But what I want to point out here is an even greater logical problem for this line of ‘argument’. As the theory goes, a state is justified if and to the extent that it has the consent of its people. Now, no state anywhere in history has ever had the unanimous, explicit consent of its people. So social contract theorists have had to settle for implicit consent and do not usually insist that it be unanimous. Nevermind that a majority consenting to or approving something does not in and of itself make that thing right, much less justified to impose on those who do not consent to or approve it. Social contract theorists will often make ‘reasonable man’-type arguments, putting forth conditions and propositions to which they think a ‘reasonable man’ would consent. Quite naturally there is much reasonable disagreement among even social contract theorists as to what constitutes a ‘reasonable man’.
As I mentioned at the start of this post, however, they will also often point to particular practices as evidence of implicit consent: e.g, voting, paying taxes, and our focus for this post, residency. The notion that residence demonstrates implicit consent unintentionally reveals that what we are dealing with here is actually a viciously circular argument.4 Behind the command “If you don’t like it, then just leave” is the hidden implication that society or the state has a prior claim to your land and property, indeed to all the land, property, and individuals in a given geographic area. The statist might respond to the obvious objection “Why should I have to leave?” with the claim that by coming or staying here you have consented to the state and its laws, but notice that this too relies upon the hidden and unargued for premise that society or the state has a prior claim to all the land, property, and individuals in a given geographic area. Why should we believe this? While common or public (i.e., jointly-held private) property is not necessarily precluded by libertarianism, it is quite a collectivist stretch to claim that ‘society as a whole’ owns (or owned prior to parceling it out) all the land in a given geographic area; here we must part company even with Locke. To say that the state owns (or owned prior to parceling it out) all the land in a given geographic area is to assume prematurely that the state is legitimate, that it could justly own anything, so it will hardly do to attempt to show that the state is justified by pointing to ‘evidence’ that presupposes that the state is justified.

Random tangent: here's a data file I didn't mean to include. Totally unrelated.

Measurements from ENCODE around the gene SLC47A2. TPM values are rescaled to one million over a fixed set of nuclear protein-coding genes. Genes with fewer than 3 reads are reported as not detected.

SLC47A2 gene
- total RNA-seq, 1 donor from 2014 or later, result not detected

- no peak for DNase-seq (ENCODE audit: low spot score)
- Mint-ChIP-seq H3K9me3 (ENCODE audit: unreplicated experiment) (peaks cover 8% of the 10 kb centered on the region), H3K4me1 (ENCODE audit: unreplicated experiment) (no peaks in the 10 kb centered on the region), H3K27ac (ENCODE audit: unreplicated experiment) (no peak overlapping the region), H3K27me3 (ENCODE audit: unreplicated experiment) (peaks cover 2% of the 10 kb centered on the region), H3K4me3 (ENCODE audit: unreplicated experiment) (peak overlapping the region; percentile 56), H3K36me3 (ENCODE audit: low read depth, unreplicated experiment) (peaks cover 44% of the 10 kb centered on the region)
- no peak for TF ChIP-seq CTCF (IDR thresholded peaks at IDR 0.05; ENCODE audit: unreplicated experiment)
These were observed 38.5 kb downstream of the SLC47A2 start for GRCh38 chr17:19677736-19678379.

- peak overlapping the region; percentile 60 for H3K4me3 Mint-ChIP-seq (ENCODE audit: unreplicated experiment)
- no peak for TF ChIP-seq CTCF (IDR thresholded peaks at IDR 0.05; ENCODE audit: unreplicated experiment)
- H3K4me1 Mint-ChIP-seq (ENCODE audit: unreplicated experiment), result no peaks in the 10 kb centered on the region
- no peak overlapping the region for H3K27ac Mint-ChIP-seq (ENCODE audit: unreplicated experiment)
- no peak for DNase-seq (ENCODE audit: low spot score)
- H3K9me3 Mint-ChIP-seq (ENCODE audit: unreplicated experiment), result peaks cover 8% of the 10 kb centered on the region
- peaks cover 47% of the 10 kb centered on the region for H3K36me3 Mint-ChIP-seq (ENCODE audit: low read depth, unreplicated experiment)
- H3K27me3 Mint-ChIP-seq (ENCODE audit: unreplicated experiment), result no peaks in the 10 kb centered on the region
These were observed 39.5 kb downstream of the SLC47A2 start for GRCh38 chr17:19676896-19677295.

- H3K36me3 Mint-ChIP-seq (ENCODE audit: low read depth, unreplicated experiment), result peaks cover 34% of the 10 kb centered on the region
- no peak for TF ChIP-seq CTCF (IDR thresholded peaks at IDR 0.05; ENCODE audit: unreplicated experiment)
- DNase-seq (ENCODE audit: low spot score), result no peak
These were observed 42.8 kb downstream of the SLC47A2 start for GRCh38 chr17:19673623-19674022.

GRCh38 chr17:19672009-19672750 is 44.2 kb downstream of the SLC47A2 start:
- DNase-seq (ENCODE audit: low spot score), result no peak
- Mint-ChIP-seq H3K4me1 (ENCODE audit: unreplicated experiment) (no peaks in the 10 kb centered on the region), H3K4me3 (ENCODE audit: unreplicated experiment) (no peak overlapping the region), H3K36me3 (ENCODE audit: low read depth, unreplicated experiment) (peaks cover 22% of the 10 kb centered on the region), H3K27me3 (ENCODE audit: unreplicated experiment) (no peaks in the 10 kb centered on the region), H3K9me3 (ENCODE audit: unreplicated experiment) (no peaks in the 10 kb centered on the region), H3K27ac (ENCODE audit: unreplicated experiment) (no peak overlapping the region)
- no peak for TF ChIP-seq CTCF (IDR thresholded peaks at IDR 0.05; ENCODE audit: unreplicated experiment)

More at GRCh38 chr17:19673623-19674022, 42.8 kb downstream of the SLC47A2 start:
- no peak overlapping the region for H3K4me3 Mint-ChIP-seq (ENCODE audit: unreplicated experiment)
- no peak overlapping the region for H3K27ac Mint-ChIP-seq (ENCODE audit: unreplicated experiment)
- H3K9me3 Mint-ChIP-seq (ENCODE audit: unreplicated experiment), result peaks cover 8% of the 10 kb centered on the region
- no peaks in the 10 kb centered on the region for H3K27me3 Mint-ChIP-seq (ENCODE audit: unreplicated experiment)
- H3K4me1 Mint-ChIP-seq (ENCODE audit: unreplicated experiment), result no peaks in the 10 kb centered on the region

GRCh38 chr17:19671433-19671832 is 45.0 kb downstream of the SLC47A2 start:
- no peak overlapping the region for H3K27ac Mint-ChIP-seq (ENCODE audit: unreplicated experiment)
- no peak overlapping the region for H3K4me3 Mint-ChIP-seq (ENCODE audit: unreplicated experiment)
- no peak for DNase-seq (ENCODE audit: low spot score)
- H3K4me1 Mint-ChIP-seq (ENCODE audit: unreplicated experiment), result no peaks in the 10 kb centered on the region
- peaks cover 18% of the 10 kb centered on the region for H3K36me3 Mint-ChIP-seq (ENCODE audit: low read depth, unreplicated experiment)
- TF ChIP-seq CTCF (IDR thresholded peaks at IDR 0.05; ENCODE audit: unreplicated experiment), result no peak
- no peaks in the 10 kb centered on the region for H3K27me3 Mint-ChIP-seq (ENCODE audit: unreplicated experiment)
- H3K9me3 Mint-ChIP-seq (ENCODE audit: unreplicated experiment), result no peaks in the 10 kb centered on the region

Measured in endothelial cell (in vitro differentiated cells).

Just leave? Sorry, try again.
Update: My brother-in-law, who just got his US citizenship, has informed me that the Indian Government recently decided not to charge the extra $175 for renouncing Indian citizenship, but only for people who got their US citizenship before June 1, 2010. Those lucky individuals who beat the cutoff will only be charged $20, unless they are even luckier and somehow already happen to have a “Cancelled” stamp on their Indian passport. See the text in red at the bottom of this page on the Chicago Indian Consulate’s website.
[Cross-posted at Is-Ought GAP.]
Thanks to Stephan Kinsella for reminding me of the especially vulgar “AMERICA: LOVE IT OR LEAVE IT!!!” He tells me he typically responds with “No, if you don’t like it that I get to stay here and bitch about it, then you leave.” This works in the United States, but not in every country. ↩
This is one of those convoluted things governments do. The Constitution of India does not allow simultaneously holding Indian citizenship and foreign citizenship. But the Indian government decided to grant ‘overseas citizenship’ or ‘dual citizenship’ to former Indian citizens through the OCI visa anyway. Despite including the term ‘citizen’, an OCI visa does not grant full citizenship (no voting rights, etc.). ↩
And what if you have more children or your children are not minors? They have to file as individual applicants and the mailing fees increase. ↩
There is a distinction to be made between circularity and vicious circularity in argumentation. It is the latter that is logically problematic. For more on this, see, e.g., Douglas Rasmussen, “A Groundwork for Rights: Man’s Natural End,” Journal of Libertarian Studies Vol. IV, No. 1 (Winter 1980): 65-76. ↩